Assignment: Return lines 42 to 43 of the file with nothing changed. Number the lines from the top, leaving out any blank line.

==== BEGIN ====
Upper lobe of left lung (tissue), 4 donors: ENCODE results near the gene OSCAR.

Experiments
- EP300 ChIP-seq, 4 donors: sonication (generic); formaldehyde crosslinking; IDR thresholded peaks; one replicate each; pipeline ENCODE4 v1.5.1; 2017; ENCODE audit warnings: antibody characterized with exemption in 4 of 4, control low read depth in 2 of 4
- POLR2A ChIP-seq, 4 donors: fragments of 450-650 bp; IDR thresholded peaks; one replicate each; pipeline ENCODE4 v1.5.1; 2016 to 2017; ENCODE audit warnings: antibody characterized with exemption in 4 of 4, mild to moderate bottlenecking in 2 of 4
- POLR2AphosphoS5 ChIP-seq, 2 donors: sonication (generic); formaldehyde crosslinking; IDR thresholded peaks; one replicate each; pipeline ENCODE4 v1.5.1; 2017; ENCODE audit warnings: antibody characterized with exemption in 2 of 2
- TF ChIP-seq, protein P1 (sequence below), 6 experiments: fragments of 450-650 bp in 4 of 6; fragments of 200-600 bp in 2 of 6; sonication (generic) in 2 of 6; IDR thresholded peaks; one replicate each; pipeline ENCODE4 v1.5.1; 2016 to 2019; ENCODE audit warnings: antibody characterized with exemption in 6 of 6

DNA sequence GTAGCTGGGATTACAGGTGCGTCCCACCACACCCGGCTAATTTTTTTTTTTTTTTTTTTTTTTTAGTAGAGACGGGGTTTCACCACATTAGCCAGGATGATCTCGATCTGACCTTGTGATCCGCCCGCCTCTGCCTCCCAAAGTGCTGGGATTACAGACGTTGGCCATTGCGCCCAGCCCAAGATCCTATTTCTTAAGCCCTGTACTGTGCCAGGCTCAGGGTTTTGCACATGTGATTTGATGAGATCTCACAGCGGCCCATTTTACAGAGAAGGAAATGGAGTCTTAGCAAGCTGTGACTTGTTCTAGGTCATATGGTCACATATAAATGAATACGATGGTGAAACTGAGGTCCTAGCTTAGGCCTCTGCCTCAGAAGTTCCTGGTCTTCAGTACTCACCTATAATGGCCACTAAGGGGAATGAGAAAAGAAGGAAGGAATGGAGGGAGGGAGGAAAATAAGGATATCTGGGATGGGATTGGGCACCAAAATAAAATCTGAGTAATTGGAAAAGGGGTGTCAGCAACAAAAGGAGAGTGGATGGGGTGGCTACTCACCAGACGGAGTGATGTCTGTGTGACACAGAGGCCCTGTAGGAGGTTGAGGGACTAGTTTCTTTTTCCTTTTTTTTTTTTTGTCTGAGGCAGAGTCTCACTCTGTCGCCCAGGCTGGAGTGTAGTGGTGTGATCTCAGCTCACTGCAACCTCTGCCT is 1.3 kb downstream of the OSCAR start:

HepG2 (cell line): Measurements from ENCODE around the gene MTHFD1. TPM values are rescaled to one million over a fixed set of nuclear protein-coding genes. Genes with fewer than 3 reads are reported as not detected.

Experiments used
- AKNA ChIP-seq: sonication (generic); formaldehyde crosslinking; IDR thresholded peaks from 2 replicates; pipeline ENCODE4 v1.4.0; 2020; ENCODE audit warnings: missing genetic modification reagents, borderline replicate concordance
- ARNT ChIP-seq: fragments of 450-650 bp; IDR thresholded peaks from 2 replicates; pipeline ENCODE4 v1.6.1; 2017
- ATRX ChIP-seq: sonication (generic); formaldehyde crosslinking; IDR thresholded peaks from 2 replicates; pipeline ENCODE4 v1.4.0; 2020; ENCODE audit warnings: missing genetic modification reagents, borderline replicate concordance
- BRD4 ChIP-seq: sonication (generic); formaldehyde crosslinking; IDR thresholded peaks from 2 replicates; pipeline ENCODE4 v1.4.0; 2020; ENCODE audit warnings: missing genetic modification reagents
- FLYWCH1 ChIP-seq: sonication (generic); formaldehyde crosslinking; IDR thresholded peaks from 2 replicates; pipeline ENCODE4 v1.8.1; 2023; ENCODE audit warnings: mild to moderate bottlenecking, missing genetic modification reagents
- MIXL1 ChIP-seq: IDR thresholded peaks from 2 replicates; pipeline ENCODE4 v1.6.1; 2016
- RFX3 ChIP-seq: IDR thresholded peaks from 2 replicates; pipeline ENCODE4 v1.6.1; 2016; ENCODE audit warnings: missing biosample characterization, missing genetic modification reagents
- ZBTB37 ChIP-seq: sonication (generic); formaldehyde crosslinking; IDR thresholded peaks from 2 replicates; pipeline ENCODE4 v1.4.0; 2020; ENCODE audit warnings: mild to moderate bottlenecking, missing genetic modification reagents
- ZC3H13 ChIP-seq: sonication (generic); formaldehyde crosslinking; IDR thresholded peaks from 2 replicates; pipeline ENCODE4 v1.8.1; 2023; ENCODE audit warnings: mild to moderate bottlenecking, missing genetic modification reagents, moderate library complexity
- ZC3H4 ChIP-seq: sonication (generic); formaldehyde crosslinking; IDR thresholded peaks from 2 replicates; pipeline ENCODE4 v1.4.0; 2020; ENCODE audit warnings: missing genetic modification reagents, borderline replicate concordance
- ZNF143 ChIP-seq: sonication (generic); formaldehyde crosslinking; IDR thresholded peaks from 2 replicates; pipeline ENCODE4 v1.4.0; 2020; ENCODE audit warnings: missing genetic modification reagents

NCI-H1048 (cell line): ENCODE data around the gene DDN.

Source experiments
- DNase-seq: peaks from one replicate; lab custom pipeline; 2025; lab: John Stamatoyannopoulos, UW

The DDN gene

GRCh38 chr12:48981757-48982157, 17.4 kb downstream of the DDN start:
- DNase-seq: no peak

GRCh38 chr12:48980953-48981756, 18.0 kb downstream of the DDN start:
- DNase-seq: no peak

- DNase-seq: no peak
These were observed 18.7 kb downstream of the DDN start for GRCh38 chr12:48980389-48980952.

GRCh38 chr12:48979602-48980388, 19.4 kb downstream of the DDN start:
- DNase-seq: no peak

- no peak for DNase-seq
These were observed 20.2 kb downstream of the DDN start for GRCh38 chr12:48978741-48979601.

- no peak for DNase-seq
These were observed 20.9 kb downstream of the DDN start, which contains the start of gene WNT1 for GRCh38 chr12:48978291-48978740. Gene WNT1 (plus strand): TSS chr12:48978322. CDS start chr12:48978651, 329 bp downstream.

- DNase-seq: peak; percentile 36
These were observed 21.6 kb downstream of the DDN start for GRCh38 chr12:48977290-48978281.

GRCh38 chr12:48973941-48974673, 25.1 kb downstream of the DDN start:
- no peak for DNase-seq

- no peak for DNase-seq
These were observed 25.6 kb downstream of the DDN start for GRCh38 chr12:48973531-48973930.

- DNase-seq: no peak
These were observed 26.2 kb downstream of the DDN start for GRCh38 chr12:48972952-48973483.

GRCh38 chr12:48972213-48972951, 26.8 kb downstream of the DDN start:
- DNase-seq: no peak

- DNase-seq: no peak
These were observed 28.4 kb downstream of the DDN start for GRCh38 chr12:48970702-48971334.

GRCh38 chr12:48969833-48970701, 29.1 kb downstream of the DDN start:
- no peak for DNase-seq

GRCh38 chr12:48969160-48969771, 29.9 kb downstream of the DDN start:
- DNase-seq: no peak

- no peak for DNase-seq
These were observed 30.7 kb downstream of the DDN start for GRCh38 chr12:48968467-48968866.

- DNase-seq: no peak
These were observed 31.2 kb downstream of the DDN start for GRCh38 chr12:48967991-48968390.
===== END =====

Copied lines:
These were observed 25.6 kb downstream of the DDN start for GRCh38 chr12:48973531-48973930.

- DNase-seq: no peak